(Removes reference to alias of one of the convicted men, paragraph 20)
By Sanjeev Miglani and Sruthi Gottipati
NEW DELHI, Sept 11 (Reuters) - Indian prosecutors demanded on Wednesday the death penalty for four men convicted of raping and murdering a 23-year-old trainee physiotherapist last December, saying it was important to send a signal to the country that such crimes would not be tolerated.
“The common man will lose faith in the judiciary if the harshest punishment is not given,” special public prosecutor Dayan Krishnan told trial judge Yogesh Khanna, who will sentence the men on Friday.
Indeed, outside the court, popular opinion on social media sites and comments by top politicians suggest many Indians want to see the men hanged for a crime the brutality of which shocked even in a country where sex crimes against women are rife.
Social commentators say the attack has forced Indians to confront an uncomfortable truth - that social change, in particular patriarchal attitudes towards women, has not kept pace with rapid economic growth over the past decade.
The case has resonated with thousands of urban Indians who took to the streets in fury after the attack. The victim became a symbol of the daily dangers women face in a country where a rape is reported on average every 21 minutes and acid attacks and incidents of molestation are common.
Bus cleaner Akshay Kumar Singh, gym instructor Vinay Sharma, fruit-seller Pawan Gupta, and unemployed Mukesh Singh stood at the back of the courtroom surrounded by policemen. They showed no emotion as Krishnan described their crime as “diabolical” and called for them to be hanged.
The parents of the victim, who may not be identified for legal reasons, sat just feet away from the men. After the hearing, her father bluntly told reporters: “They finished my daughter, they deserve the same fate.”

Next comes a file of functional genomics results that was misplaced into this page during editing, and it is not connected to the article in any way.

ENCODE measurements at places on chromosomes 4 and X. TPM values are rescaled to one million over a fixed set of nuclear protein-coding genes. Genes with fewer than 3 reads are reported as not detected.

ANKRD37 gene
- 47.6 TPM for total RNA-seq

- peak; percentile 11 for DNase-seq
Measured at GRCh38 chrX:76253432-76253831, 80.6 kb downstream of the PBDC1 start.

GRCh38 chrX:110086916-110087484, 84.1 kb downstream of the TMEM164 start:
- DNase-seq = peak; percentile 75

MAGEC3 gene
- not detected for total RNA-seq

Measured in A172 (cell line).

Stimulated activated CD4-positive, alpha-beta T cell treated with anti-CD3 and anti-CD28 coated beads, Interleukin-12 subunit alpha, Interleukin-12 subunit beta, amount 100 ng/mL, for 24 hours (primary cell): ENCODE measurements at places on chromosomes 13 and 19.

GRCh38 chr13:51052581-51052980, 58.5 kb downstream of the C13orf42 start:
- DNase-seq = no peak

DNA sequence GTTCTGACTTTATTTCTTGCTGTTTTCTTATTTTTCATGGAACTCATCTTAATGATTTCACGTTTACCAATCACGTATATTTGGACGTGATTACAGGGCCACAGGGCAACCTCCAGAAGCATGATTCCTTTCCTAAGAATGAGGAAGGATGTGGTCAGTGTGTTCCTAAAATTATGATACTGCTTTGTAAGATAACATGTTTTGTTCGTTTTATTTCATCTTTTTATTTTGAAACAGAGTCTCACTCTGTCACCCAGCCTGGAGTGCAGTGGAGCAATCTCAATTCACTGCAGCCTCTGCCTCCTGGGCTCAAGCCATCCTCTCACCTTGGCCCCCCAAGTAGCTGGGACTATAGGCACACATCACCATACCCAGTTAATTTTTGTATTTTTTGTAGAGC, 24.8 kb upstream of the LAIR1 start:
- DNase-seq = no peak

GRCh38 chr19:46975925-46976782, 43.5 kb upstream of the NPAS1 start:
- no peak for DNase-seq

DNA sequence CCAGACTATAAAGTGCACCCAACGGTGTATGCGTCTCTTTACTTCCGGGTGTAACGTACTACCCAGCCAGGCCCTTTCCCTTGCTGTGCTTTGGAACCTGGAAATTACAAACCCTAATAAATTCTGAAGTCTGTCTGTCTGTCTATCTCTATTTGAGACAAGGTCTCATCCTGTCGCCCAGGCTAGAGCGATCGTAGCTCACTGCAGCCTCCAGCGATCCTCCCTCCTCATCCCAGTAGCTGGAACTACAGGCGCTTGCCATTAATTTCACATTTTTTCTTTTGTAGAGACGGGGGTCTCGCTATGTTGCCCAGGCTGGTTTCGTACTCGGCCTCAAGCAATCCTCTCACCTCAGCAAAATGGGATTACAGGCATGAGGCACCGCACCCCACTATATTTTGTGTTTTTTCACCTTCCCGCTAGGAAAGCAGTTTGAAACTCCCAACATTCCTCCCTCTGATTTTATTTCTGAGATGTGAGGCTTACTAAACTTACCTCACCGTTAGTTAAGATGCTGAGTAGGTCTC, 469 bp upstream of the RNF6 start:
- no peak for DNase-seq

The men were found guilty on Tuesday of luring the woman and a male friend onto a bus as the pair returned home from watching a movie at a shopping mall on Dec. 16.
As the bus drove through the streets of the capital, the men repeatedly raped the victim before dumping her and her friend, naked and semi-conscious, on the road.
The men used a metal rod and their hands to pull the woman’s organs from her body after raping her, Krishnan said. Her injuries were so severe that she died in hospital in Singapore two weeks after the attack.
“This is an extreme case of depravity,” Krishnan said, likening the woman’s injuries to someone “cutting open a fruit”.
All four of the men denied the charges. Three of them said they were never on the bus while a fourth admitted driving the vehicle but said he knew nothing of the crime. The prosecution said mobile phone records, CCTV footage, DNA evidence and bite marks on the woman’s body placed the men at the scene.
India’s interior minister, Sushilkumar Shinde said the death penalty was assured in the case, while a senior leader of the main opposition Bharatiya Janata Party (BJP), Sushma Swaraj, said it was important to “set an example for the future”.
Under Indian law, the death penalty is reserved for the “rarest of rare” cases. Even when it is imposed, the authorities rarely carry out executions.
“Hang them, hang them,” chanted a small group of protesters outside the court.
There are 477 prisoners on death row in India, according to the interior ministry. Last year, India carried out its first hanging in eight years when it executed the lone survivor of a squad of Pakistan-based militants who attacked Mumbai in 2008, killing 166 people.
“JUDGES SHOULD NOT BE BLOODTHIRSTY”
Inside the court, lawyers for the four men pleaded for mercy and repeatedly highlighted the reluctance of Indian judges in the past to impose the death sentence.
Judges should not be bloodthirsty, said lawyer Vivek Sharma, who represents 19-year-old Gupta, the youngest of the four on trial. “You can’t give capital punishment on demand.”
Sharma said his client had not taken part in the rape or torture of the woman. He asked the court to take into account that Gupta was the sole breadwinner for his family and had to take care of his elderly parents and brother and sister.
A.P. Singh, lawyer for Kumar Singh and Sharma, said the death penalty was a “primitive and cold blooded and simplistic response to complex issues”. He painted his clients as downtrodden who deserved a second chance.
Mukesh Singh, who said he had been driving the bus at the time of the attack, should not face the same penalty as his co-accused, his lawyer V.K. Anand told the court.
“At best, he can be held for aiding the others. Punish him, but punish him keeping in mind he was only driving the bus.”
Women’s rights groups have welcomed the guilty verdict but cautioned against giving the death sentence, saying that research across the world has shown that capital punishment does not act as a deterrent and the case should not set a precedent for all rapes to be punished with hanging.
If the men do receive the death penalty, India’s high court will still have to confirm the sentences. The four are expected to file appeals, so proceedings could still go on for months or even years. (Additional reporting by Suchitra Mohanty and Anurag Kotoky; Writing by Ross Colvin; Editing by Robert Birsel)